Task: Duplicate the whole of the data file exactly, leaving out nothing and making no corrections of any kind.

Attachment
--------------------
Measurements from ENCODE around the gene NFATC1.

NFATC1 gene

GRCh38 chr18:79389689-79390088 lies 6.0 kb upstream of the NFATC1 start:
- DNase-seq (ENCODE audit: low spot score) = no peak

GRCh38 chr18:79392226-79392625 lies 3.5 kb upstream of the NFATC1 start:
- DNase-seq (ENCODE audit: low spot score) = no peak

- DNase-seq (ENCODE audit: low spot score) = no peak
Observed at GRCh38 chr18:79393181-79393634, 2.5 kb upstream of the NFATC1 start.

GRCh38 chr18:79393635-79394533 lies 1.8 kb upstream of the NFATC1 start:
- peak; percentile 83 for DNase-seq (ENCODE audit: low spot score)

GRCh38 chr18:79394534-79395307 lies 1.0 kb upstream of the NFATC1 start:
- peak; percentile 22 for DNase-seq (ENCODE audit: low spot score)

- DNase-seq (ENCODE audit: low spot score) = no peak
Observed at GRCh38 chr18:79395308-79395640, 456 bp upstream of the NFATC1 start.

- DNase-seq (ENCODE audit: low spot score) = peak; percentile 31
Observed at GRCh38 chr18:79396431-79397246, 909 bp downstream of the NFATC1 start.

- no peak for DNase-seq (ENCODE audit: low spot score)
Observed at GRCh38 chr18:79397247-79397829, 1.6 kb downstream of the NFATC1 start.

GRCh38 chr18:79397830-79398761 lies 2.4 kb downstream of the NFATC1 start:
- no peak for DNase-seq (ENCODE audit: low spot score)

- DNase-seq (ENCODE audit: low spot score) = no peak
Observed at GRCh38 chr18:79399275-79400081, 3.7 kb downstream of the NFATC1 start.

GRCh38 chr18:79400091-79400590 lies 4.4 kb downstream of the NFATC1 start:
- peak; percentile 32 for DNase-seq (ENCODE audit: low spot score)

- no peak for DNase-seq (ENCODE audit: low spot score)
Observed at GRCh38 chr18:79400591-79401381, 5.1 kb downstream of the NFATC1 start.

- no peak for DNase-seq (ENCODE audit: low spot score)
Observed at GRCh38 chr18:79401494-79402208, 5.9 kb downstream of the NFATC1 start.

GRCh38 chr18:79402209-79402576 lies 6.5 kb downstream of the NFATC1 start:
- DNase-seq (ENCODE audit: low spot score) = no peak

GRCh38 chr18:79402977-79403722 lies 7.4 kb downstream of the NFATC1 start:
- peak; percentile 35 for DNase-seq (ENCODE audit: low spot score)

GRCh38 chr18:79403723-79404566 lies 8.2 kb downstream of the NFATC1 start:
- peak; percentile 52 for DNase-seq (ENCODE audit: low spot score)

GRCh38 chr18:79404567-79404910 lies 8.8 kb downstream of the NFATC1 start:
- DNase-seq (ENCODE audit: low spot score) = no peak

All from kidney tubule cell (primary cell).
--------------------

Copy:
Measurements from ENCODE around the gene NFATC1.

NFATC1 gene

GRCh38 chr18:79389689-79390088 lies 6.0 kb upstream of the NFATC1 start:
- DNase-seq (ENCODE audit: low spot score) = no peak

GRCh38 chr18:79392226-79392625 lies 3.5 kb upstream of the NFATC1 start:
- DNase-seq (ENCODE audit: low spot score) = no peak

- DNase-seq (ENCODE audit: low spot score) = no peak
Observed at GRCh38 chr18:79393181-79393634, 2.5 kb upstream of the NFATC1 start.

GRCh38 chr18:79393635-79394533 lies 1.8 kb upstream of the NFATC1 start:
- peak; percentile 83 for DNase-seq (ENCODE audit: low spot score)

GRCh38 chr18:79394534-79395307 lies 1.0 kb upstream of the NFATC1 start:
- peak; percentile 22 for DNase-seq (ENCODE audit: low spot score)

- DNase-seq (ENCODE audit: low spot score) = no peak
Observed at GRCh38 chr18:79395308-79395640, 456 bp upstream of the NFATC1 start.

- DNase-seq (ENCODE audit: low spot score) = peak; percentile 31
Observed at GRCh38 chr18:79396431-79397246, 909 bp downstream of the NFATC1 start.

- no peak for DNase-seq (ENCODE audit: low spot score)
Observed at GRCh38 chr18:79397247-79397829, 1.6 kb downstream of the NFATC1 start.

GRCh38 chr18:79397830-79398761 lies 2.4 kb downstream of the NFATC1 start:
- no peak for DNase-seq (ENCODE audit: low spot score)

- DNase-seq (ENCODE audit: low spot score) = no peak
Observed at GRCh38 chr18:79399275-79400081, 3.7 kb downstream of the NFATC1 start.

GRCh38 chr18:79400091-79400590 lies 4.4 kb downstream of the NFATC1 start:
- peak; percentile 32 for DNase-seq (ENCODE audit: low spot score)

- no peak for DNase-seq (ENCODE audit: low spot score)
Observed at GRCh38 chr18:79400591-79401381, 5.1 kb downstream of the NFATC1 start.

- no peak for DNase-seq (ENCODE audit: low spot score)
Observed at GRCh38 chr18:79401494-79402208, 5.9 kb downstream of the NFATC1 start.

GRCh38 chr18:79402209-79402576 lies 6.5 kb downstream of the NFATC1 start:
- DNase-seq (ENCODE audit: low spot score) = no peak

GRCh38 chr18:79402977-79403722 lies 7.4 kb downstream of the NFATC1 start:
- peak; percentile 35 for DNase-seq (ENCODE audit: low spot score)

GRCh38 chr18:79403723-79404566 lies 8.2 kb downstream of the NFATC1 start:
- peak; percentile 52 for DNase-seq (ENCODE audit: low spot score)

GRCh38 chr18:79404567-79404910 lies 8.8 kb downstream of the NFATC1 start:
- DNase-seq (ENCODE audit: low spot score) = no peak

All from kidney tubule cell (primary cell).